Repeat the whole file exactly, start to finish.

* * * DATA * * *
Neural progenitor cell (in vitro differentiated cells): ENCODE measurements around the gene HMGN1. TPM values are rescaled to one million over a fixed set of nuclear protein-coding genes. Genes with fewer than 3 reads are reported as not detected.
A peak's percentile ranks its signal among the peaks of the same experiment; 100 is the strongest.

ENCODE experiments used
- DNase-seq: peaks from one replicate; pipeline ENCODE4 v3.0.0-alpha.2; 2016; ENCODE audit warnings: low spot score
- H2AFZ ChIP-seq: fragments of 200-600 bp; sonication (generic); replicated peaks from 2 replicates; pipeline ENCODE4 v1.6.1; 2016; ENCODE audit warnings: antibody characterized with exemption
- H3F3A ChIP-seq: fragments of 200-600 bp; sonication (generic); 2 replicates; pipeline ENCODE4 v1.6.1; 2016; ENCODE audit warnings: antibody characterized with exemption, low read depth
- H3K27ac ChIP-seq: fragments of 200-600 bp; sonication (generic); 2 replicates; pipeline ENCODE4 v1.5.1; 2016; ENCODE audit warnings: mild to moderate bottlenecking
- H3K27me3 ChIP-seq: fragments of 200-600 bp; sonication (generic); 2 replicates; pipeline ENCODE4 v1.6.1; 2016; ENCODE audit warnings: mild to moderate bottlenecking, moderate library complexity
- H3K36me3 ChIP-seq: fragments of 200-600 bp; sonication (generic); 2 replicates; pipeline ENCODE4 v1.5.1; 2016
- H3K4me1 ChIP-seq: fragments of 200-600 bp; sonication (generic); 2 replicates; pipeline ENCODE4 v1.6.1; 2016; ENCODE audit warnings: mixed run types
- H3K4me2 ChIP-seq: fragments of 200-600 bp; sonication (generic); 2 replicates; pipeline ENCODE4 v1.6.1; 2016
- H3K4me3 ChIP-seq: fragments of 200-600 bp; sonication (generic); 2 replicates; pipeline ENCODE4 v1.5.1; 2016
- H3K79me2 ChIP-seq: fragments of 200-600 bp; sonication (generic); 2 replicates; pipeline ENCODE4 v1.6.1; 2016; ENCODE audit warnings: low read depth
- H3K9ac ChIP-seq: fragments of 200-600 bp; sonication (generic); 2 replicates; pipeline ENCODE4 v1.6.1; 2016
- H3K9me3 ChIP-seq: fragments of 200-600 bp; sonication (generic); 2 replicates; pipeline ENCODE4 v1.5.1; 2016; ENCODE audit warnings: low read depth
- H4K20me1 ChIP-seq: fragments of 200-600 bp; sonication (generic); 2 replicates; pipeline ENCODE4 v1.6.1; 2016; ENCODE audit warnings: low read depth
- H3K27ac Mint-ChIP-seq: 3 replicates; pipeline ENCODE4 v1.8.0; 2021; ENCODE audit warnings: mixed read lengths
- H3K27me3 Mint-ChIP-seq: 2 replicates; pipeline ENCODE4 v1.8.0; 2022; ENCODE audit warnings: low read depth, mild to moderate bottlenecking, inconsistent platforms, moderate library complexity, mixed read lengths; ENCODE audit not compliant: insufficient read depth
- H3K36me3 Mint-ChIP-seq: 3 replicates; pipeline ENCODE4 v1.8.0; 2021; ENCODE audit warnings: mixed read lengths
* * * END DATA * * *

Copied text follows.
Neural progenitor cell (in vitro differentiated cells): ENCODE measurements around the gene HMGN1. TPM values are rescaled to one million over a fixed set of nuclear protein-coding genes. Genes with fewer than 3 reads are reported as not detected.
A peak's percentile ranks its signal among the peaks of the same experiment; 100 is the strongest.

ENCODE experiments used
- DNase-seq: peaks from one replicate; pipeline ENCODE4 v3.0.0-alpha.2; 2016; ENCODE audit warnings: low spot score
- H2AFZ ChIP-seq: fragments of 200-600 bp; sonication (generic); replicated peaks from 2 replicates; pipeline ENCODE4 v1.6.1; 2016; ENCODE audit warnings: antibody characterized with exemption
- H3F3A ChIP-seq: fragments of 200-600 bp; sonication (generic); 2 replicates; pipeline ENCODE4 v1.6.1; 2016; ENCODE audit warnings: antibody characterized with exemption, low read depth
- H3K27ac ChIP-seq: fragments of 200-600 bp; sonication (generic); 2 replicates; pipeline ENCODE4 v1.5.1; 2016; ENCODE audit warnings: mild to moderate bottlenecking
- H3K27me3 ChIP-seq: fragments of 200-600 bp; sonication (generic); 2 replicates; pipeline ENCODE4 v1.6.1; 2016; ENCODE audit warnings: mild to moderate bottlenecking, moderate library complexity
- H3K36me3 ChIP-seq: fragments of 200-600 bp; sonication (generic); 2 replicates; pipeline ENCODE4 v1.5.1; 2016
- H3K4me1 ChIP-seq: fragments of 200-600 bp; sonication (generic); 2 replicates; pipeline ENCODE4 v1.6.1; 2016; ENCODE audit warnings: mixed run types
- H3K4me2 ChIP-seq: fragments of 200-600 bp; sonication (generic); 2 replicates; pipeline ENCODE4 v1.6.1; 2016
- H3K4me3 ChIP-seq: fragments of 200-600 bp; sonication (generic); 2 replicates; pipeline ENCODE4 v1.5.1; 2016
- H3K79me2 ChIP-seq: fragments of 200-600 bp; sonication (generic); 2 replicates; pipeline ENCODE4 v1.6.1; 2016; ENCODE audit warnings: low read depth
- H3K9ac ChIP-seq: fragments of 200-600 bp; sonication (generic); 2 replicates; pipeline ENCODE4 v1.6.1; 2016
- H3K9me3 ChIP-seq: fragments of 200-600 bp; sonication (generic); 2 replicates; pipeline ENCODE4 v1.5.1; 2016; ENCODE audit warnings: low read depth
- H4K20me1 ChIP-seq: fragments of 200-600 bp; sonication (generic); 2 replicates; pipeline ENCODE4 v1.6.1; 2016; ENCODE audit warnings: low read depth
- H3K27ac Mint-ChIP-seq: 3 replicates; pipeline ENCODE4 v1.8.0; 2021; ENCODE audit warnings: mixed read lengths
- H3K27me3 Mint-ChIP-seq: 2 replicates; pipeline ENCODE4 v1.8.0; 2022; ENCODE audit warnings: low read depth, mild to moderate bottlenecking, inconsistent platforms, moderate library complexity, mixed read lengths; ENCODE audit not compliant: insufficient read depth
- H3K36me3 Mint-ChIP-seq: 3 replicates; pipeline ENCODE4 v1.8.0; 2021; ENCODE audit warnings: mixed read lengths